- As you gain skill and confidence, move to a more active mode of experimentation. Force yourself to do so before you are ready. You are testing your character, pushing past your fears, and developing a sense of detachment from your work — looking at it through the eyes of others.
- With time (decades), you’ll be able to blend the two essentials — one, a high level of knowledge about a field or subject; and two, the openness and flexibility to use this knowledge in new and original ways — to create your own work of mastery.
At the end of the day, the process of finding your life’s task is not about following your passion. It’s about testing things out and playing into your strengths to develop skills through continuous learning and improvement.
With that, you get to become so good that no one can ignore you.
Manage the Building Blocks
I’m going to quit being philosophical and get back down to the basics. Focus on what you control and master what you do takes time. What about something that is more down to earth? Something we can work on to improve immediately?
Our health, money, and relationships. I called them the building blocks of a good life.
- If you don’t have good physical and mental health, you’re going to be miserable.
- Good financial health allows you to stop worrying about survival and enables you to think about bigger problems and ask better questions.
- Healthy relationships with others are what makes your life meaningful.
Yes, we might not have full control over them. We don’t know when we’re going to get sick. We’re not certain if you’re getting fired the next day for unforeseen reasons. We can’t be sure the people around us will always love us.
Health, money, and relationships — they get influenced by things outside of our control, and they could be taken away from us at any time.
However, they are good to have and make up a big part of our lives. Furthermore, we do have control over our actions to partially influence the outcome we get. And the partial control we have makes it our responsibility to manage these building blocks well.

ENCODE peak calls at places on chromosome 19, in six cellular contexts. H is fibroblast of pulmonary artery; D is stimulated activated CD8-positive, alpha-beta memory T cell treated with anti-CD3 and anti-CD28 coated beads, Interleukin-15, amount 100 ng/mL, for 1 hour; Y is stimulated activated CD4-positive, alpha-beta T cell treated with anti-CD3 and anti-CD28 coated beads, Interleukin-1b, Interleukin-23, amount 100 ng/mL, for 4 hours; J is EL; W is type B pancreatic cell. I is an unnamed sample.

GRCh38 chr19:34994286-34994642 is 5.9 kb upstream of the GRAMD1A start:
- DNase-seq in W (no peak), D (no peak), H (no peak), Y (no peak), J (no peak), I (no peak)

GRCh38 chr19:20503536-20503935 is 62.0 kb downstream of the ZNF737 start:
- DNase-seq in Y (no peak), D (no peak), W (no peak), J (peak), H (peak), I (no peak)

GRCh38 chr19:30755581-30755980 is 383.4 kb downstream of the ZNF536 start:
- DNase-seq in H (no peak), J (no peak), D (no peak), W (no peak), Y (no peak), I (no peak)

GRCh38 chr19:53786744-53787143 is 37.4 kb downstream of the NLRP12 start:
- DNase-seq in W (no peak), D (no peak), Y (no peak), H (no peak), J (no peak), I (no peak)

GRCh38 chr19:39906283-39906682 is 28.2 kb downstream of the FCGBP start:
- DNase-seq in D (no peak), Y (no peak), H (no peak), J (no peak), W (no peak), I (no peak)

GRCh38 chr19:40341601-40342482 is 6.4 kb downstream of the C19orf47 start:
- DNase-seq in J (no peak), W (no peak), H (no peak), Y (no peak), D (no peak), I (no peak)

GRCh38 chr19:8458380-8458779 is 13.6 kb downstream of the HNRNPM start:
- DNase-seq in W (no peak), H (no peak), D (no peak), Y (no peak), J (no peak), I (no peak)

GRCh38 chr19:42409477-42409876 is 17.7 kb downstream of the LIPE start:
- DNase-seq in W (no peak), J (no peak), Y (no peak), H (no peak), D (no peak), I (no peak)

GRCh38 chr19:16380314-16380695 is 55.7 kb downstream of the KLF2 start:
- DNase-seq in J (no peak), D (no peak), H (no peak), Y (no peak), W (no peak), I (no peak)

Optimizing these building blocks is too big of a topic for this article. Instead, here are some quick tips on how to get them right:
- Get healthier. Manage your diet, exercise regularly, improve your sleep, get enough rest mentally, and schedule regular physical checkups.
- Get good with money. Put in the work to become more valuable, spend less than you earn, invest for the long-term, and always educate yourself about money.
- Get good at relationships. Give before you ask, always think win-win, and make time for people.
Remember: While you have these building blocks, it’s your job to protect and manage them well.
A Good Life with Awareness and Intention
Clearly, most people have these in reverse.
They focus on external things that are outside of their control. They then hop in and out of work based on how they feel. And they disregard their health, finances, and relationships.
I would sum the above up into two reasons:
- People don’t know better.
- People are getting distracted by something else.
Now that you learned about the three fundamentals of a good life, I want to hear your thoughts. Do you agree? And what are you going to do next?